Nick Pisano continues his multi-blog contemplation and conversation with me on finding a lingua franca for project management data.
Kerry Wills reminds us not to get too comfortable with our understanding of the issues and risks we see in our projects.
Pat Weaver outlines the challenges of comparing failed projects, or even conducting a root cause analysis.
Michael Lopp suggests that interruptions introduce a greater cost in lost productivity than the financial savings of an open office.
Ryan Ogilvie uses the metaphor of a sieve to talk about identifying the issues that should drive your service strategy. Agile Methods
Johanna Rothman considers the relationship between optimism and success at implementing Agile methods.
Don Kim argues that Agile is based not on iteration, but recursion. You can say that again …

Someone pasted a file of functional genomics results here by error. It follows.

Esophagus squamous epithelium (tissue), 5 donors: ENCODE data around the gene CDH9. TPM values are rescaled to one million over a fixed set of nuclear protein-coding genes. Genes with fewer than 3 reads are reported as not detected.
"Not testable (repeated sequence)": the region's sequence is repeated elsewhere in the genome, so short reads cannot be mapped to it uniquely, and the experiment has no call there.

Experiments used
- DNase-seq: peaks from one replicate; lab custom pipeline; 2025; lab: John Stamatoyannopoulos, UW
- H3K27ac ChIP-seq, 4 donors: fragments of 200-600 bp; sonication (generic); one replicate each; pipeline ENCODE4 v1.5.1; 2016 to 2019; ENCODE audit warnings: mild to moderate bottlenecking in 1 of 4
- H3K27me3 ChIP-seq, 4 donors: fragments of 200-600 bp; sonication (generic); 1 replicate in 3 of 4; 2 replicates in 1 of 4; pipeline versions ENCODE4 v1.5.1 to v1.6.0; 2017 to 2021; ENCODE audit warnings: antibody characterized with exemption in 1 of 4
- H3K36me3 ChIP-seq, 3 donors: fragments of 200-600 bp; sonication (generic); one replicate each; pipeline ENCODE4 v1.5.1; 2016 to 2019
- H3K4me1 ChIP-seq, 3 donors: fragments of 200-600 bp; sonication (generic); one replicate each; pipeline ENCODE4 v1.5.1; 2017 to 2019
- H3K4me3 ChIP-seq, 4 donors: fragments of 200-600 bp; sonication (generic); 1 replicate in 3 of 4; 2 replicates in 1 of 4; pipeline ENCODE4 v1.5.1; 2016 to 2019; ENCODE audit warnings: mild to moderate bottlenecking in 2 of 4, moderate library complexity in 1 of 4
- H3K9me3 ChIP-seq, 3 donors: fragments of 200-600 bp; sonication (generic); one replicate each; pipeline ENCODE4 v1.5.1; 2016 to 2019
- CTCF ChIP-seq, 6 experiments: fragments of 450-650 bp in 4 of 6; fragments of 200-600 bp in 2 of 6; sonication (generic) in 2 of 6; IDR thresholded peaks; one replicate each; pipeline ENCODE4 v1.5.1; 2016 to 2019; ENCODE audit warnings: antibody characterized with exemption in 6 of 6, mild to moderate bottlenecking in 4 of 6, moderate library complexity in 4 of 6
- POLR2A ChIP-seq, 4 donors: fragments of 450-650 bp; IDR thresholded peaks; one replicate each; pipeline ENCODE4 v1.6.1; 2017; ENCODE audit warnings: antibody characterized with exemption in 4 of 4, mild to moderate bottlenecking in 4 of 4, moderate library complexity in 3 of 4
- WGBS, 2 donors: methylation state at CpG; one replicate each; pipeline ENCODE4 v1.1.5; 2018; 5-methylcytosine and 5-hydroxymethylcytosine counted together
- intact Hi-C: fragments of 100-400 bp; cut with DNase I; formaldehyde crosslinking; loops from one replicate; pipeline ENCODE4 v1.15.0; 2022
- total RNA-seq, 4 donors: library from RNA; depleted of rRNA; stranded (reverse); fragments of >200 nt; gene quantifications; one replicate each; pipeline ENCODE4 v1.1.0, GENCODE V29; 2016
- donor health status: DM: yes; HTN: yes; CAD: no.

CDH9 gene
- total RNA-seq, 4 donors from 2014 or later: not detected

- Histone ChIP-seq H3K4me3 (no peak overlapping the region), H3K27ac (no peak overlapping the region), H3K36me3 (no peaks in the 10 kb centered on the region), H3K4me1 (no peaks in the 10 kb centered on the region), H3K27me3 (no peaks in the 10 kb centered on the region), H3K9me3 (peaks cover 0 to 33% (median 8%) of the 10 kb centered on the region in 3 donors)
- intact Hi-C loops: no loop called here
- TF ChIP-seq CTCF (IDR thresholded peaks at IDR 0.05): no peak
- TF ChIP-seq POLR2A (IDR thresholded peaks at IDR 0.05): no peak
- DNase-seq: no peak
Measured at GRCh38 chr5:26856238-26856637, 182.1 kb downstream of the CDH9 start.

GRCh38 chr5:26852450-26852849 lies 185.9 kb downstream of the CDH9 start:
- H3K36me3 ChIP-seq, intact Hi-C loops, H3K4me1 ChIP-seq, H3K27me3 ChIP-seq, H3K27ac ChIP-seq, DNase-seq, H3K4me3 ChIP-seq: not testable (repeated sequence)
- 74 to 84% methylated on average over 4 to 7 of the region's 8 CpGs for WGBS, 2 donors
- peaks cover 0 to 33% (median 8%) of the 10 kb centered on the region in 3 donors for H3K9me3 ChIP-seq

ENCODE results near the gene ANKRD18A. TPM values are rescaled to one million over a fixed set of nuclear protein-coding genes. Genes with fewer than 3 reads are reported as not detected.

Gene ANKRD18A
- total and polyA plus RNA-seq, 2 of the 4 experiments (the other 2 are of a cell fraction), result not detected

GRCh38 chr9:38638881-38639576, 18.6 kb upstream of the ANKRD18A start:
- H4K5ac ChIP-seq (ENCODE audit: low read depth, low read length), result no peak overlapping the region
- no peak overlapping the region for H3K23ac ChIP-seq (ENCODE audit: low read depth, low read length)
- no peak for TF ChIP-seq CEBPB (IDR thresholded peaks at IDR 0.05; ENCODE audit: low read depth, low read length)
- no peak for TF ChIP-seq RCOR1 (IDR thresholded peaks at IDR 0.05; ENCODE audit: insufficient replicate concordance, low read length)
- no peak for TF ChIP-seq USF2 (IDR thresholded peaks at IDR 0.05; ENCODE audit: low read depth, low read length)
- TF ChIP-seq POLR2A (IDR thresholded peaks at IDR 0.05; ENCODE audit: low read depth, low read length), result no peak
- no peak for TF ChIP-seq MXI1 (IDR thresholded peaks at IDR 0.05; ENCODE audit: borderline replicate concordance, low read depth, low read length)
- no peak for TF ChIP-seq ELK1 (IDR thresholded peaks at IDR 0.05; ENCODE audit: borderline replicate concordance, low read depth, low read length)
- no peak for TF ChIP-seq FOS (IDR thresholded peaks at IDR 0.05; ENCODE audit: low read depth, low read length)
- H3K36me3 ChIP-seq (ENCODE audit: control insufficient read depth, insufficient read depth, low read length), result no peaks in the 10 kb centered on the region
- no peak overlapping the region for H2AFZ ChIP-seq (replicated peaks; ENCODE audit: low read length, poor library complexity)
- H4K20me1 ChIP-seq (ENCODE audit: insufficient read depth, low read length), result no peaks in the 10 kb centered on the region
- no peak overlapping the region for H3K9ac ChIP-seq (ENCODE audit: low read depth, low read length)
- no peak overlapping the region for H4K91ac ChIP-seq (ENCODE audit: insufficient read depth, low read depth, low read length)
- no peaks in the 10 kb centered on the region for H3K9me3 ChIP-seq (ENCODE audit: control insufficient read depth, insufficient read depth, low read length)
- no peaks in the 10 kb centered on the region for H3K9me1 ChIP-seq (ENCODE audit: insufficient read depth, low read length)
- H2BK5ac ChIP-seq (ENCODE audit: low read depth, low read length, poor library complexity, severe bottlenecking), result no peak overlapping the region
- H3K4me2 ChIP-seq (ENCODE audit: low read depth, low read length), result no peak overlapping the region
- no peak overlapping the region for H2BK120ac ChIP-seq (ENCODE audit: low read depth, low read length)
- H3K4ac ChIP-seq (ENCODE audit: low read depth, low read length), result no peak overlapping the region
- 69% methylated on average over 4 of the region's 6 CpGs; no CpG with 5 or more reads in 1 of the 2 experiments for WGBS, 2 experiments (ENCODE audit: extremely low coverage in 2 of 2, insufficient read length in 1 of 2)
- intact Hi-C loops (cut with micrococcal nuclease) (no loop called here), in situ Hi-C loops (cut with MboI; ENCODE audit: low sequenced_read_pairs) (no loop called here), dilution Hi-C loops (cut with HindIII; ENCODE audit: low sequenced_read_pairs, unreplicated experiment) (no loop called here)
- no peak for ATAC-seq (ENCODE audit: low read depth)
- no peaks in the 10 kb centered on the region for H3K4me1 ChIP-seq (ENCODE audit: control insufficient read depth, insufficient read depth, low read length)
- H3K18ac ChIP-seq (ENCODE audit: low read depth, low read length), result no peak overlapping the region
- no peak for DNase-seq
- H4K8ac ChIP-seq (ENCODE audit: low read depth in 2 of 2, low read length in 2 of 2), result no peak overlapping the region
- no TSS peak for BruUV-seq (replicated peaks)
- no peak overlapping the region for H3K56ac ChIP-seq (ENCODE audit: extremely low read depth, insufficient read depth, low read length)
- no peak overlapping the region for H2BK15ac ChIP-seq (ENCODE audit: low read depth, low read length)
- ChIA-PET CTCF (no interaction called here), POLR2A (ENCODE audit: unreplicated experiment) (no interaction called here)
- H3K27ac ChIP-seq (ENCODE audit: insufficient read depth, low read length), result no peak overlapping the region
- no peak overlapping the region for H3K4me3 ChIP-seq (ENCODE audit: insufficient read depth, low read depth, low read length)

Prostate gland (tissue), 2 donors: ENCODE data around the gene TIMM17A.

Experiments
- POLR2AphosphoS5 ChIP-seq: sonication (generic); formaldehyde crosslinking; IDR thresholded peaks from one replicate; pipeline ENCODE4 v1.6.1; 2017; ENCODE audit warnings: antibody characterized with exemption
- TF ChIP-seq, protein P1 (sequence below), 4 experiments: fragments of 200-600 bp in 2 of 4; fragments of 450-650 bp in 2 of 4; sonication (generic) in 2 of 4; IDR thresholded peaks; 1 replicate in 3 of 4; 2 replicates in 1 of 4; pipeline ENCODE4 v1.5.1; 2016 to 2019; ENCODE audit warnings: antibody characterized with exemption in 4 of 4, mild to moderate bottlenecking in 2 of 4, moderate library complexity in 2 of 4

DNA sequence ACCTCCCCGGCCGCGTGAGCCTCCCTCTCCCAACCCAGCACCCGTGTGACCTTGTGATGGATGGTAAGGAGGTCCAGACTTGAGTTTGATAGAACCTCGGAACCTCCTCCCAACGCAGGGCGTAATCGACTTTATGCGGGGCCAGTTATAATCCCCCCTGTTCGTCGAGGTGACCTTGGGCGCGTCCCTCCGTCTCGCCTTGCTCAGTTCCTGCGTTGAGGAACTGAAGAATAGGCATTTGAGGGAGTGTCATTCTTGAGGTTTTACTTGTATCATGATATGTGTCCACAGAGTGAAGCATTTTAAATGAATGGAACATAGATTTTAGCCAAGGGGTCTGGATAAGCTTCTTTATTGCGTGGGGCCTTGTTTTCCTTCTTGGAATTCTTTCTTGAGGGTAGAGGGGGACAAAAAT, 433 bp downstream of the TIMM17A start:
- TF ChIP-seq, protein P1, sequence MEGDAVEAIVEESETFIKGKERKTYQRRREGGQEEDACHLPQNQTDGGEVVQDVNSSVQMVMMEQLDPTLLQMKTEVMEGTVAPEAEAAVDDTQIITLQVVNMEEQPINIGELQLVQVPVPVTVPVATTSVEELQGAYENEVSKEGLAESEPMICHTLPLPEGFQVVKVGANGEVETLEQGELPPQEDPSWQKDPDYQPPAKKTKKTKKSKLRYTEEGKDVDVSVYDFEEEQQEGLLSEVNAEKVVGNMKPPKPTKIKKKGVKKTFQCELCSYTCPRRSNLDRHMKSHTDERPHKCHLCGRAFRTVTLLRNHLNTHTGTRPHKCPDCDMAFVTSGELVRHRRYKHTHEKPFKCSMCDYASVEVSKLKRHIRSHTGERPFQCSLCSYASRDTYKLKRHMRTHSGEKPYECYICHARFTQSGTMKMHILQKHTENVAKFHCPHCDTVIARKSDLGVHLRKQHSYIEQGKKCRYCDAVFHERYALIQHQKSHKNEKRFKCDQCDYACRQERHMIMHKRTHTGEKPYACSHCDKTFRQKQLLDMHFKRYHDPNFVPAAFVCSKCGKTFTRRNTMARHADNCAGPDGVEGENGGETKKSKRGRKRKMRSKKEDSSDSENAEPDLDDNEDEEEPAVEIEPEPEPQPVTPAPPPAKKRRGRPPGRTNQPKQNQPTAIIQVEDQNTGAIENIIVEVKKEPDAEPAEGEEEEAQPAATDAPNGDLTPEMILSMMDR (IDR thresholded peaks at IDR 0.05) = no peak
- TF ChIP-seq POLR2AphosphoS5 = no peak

Vandana Roy gives us a detailed comparison of Scrum, Kanban, and Scrumban.
Shivakanth Velishala defines DevOps, and describes the three pillars that support continuous delivery. Looking Ahead
Alistair Croll returns from Las Vegas (thanks for supporting our economy!) with insights on how wearables and the Internet of Things will rely on Big Data.
Lance Ulanoff reports on a personal robot, funded by Kickstarter, which may be under your tree for Christmas. The face resembles ice queen Elsa, with a new hairdo. Let it go …
Lyndsey Gilpin forecasts 2015 developments in renewable energy: generation, storage, and utilization, as well as changes in the business itself.